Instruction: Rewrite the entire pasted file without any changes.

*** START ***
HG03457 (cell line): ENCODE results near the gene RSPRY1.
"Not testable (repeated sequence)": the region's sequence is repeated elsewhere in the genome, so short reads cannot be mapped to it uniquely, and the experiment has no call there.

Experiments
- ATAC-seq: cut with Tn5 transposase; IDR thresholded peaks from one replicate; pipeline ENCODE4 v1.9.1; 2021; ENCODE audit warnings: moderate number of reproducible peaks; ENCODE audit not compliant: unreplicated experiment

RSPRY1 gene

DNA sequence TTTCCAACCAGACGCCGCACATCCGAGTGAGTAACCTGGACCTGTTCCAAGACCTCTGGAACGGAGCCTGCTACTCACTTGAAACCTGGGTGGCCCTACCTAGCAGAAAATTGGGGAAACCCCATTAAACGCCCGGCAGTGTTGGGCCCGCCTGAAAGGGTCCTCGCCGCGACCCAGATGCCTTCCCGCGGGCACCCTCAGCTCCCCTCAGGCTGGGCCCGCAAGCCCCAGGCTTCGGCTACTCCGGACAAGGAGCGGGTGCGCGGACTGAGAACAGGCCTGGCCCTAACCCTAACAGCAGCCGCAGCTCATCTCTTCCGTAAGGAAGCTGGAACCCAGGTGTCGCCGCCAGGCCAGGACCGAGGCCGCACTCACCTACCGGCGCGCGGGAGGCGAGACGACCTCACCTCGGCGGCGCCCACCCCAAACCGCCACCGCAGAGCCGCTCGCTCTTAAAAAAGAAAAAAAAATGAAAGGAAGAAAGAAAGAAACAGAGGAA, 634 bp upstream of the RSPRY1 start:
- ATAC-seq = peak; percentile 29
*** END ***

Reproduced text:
HG03457 (cell line): ENCODE results near the gene RSPRY1.
"Not testable (repeated sequence)": the region's sequence is repeated elsewhere in the genome, so short reads cannot be mapped to it uniquely, and the experiment has no call there.

Experiments
- ATAC-seq: cut with Tn5 transposase; IDR thresholded peaks from one replicate; pipeline ENCODE4 v1.9.1; 2021; ENCODE audit warnings: moderate number of reproducible peaks; ENCODE audit not compliant: unreplicated experiment

RSPRY1 gene

DNA sequence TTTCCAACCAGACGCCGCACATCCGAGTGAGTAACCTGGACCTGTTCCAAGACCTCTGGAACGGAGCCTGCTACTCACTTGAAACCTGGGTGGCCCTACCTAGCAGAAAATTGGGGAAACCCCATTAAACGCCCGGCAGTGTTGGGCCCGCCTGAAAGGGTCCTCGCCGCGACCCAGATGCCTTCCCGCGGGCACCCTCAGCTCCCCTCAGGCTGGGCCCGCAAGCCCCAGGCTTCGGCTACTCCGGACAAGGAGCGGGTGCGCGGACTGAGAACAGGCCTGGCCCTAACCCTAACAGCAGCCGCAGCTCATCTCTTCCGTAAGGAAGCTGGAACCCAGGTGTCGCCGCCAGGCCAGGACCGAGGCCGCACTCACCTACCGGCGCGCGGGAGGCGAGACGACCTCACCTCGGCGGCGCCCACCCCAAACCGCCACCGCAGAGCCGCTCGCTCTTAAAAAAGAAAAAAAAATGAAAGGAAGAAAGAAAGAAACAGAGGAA, 634 bp upstream of the RSPRY1 start:
- ATAC-seq = peak; percentile 29